I’ve never hiked. Until I read Dan Szczesny’s travel journal/friendship narrative The Adventures of Buffalo and Tough Cookie, I’d never even thought about hiking. What’s to think about? Strap on some boots and hearty clothes, walk uphill. Instant hiking. Simple.
It would be too easy to suggest that this clever book disavowed me of those notions. After all, descriptions of 40-pound packs, muddy trails, and some seriously challenging weather conditions certainly shed light on the difficulties hikers face. But for explorers like Dan and his young protege and friend Janelle, it seems that the best kind of hiking really is simple – or perhaps it’s the quest to find simplicity.
The book consists of a series of vignettes that chronicle Dan and Janelle’s quest to scale the mountains on the “52 With a View” hiking list (a list of New Hampshire locations with the best scenic views). Dan is a seasoned hiker and climber (and author); Janelle is 11, and quite new to the sport.
The Adventures of Buffalo and Tough Cookie cleverly educates while it entertains. The end of each vignette is marked by a tidy writeup of that particular trail, including directions and tips. There is enough information doled out about the particulars of hiking – everything from “going” outdoors to choosing quality gear to cataloging the kinds of snacks that help boost and maintain energy – that I feel just about ready to go on my first hike as soon as I’ve finished reading. And I learn some interesting things about what can be found on mountains (remnants of fire stands, groups of tourists, the odd forgotten “souvenir”) and that hikers give themselves great “trail names” (Buffalo is Dan, and Tough Cookie is Janelle).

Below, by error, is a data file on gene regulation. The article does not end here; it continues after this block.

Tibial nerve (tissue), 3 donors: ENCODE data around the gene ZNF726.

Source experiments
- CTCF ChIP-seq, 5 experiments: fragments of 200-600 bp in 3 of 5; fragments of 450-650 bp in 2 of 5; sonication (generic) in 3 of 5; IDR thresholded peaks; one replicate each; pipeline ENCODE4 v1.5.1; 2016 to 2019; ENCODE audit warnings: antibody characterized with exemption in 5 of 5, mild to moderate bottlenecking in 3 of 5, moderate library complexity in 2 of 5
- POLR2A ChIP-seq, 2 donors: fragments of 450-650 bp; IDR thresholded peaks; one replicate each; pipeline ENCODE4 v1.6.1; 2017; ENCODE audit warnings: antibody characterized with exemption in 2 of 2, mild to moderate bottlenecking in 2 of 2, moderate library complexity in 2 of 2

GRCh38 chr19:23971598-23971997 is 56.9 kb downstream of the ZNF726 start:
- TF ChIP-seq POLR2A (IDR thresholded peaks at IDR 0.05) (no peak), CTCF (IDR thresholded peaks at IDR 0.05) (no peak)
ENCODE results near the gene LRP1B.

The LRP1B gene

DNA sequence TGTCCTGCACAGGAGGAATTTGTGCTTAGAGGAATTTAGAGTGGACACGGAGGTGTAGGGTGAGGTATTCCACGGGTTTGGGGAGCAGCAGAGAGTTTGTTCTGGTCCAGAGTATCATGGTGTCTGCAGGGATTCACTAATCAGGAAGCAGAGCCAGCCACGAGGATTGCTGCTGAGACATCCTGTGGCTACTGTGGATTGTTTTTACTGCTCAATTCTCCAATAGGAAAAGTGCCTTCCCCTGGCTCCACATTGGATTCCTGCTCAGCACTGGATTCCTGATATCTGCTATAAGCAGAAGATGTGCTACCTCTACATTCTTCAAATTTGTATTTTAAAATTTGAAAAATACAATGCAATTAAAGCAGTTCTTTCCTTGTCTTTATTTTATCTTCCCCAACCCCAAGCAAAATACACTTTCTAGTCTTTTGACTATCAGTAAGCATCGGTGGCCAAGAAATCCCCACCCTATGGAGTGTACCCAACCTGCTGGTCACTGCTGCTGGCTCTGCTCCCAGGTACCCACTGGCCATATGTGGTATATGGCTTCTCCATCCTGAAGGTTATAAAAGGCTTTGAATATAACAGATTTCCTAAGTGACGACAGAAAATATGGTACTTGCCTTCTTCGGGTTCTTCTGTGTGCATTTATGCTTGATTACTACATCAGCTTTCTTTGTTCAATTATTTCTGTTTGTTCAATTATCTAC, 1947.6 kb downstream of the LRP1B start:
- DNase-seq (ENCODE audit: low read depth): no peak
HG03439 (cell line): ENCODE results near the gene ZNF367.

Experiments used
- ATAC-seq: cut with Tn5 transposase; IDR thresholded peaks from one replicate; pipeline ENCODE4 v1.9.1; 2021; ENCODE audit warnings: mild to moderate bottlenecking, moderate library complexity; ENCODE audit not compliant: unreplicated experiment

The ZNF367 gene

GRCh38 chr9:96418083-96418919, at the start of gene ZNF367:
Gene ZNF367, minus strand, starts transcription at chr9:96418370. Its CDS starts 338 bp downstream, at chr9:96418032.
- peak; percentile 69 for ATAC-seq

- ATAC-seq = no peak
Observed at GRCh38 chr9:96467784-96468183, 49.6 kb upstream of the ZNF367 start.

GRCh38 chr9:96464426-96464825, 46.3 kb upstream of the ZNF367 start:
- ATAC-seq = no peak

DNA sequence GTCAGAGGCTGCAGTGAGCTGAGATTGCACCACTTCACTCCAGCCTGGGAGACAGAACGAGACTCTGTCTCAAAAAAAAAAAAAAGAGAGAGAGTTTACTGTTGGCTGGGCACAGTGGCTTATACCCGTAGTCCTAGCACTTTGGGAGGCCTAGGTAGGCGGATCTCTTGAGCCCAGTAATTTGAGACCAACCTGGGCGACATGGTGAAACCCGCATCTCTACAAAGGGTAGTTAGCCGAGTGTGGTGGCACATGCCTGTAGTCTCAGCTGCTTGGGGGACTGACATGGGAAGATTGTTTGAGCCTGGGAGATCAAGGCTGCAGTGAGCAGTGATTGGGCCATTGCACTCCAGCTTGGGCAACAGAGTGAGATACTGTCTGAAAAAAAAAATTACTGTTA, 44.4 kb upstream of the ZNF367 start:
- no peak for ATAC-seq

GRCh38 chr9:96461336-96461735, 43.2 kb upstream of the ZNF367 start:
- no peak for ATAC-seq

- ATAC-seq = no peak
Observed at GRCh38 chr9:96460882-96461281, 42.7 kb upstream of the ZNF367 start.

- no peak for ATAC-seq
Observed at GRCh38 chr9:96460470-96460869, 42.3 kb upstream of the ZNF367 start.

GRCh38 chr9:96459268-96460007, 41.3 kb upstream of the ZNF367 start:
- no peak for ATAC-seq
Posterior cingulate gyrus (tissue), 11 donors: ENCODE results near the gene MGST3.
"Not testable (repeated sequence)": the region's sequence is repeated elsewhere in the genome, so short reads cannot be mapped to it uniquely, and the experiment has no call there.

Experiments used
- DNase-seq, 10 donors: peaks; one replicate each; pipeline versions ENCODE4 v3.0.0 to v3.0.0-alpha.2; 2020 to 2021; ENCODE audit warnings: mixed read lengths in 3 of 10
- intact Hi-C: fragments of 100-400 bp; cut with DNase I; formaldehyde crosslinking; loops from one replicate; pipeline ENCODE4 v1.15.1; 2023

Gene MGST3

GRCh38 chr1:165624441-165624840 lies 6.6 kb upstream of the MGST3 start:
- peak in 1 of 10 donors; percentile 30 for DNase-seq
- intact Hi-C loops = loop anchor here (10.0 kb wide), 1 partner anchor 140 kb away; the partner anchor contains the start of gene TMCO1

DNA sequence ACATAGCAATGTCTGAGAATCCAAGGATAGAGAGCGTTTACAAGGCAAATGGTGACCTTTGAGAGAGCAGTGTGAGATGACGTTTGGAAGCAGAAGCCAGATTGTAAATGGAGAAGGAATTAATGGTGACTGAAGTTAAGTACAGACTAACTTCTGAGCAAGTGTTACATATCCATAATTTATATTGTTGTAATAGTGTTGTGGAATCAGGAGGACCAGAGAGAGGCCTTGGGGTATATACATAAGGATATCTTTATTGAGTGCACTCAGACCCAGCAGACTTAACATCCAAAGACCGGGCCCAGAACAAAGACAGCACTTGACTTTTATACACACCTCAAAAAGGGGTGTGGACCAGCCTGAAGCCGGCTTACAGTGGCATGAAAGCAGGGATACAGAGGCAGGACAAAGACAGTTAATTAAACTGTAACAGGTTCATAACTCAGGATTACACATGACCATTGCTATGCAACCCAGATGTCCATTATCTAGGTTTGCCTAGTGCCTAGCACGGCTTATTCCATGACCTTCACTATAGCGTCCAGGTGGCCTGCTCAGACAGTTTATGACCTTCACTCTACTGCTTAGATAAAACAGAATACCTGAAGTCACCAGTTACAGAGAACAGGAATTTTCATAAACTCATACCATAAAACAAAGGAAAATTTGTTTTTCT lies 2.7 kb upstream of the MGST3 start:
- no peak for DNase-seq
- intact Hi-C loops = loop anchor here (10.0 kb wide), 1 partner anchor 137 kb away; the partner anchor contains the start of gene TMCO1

For all the great information, though, the star of this story is the friendship that thrives between Dan and Janelle. Recounted through Dan’s eyes, one cannot help but feel the various emotions he feels as Janelle progresses through the learning process on her way to become a knowledgeable (and formidable) hiker. He is proud, anxious, worried, protective, and amazed by Janelle – and rightly so – but he also seems careful to let the adventures speak for themselves. He doesn’t linger on learned life lessons for too long, and he doesn’t try to ascribe some grand purpose to his story.
Instead, Szczesny allows his tale to unfold with the same purposeful intent as the steps of one of his and Janelle’s hikes. He lets the many moments of joy – summits reached, creatures spotted – relay their own importance to the reader. The result is that one can experience Dan and Janelle’s journey as it happens, and with all the joy that comes from appreciating the journey just as much as the destination. Here’s to hoping that the end of this book is only the first of many destinations for Buffalo and Tough Cookie.
This book is highly recommended to all readers, with a great deal of local interest and a family friendly story that would be great for a shared read with kids. Griffin Free Public Library is working to have Dan and Janelle visit us next spring to share more about their adventures.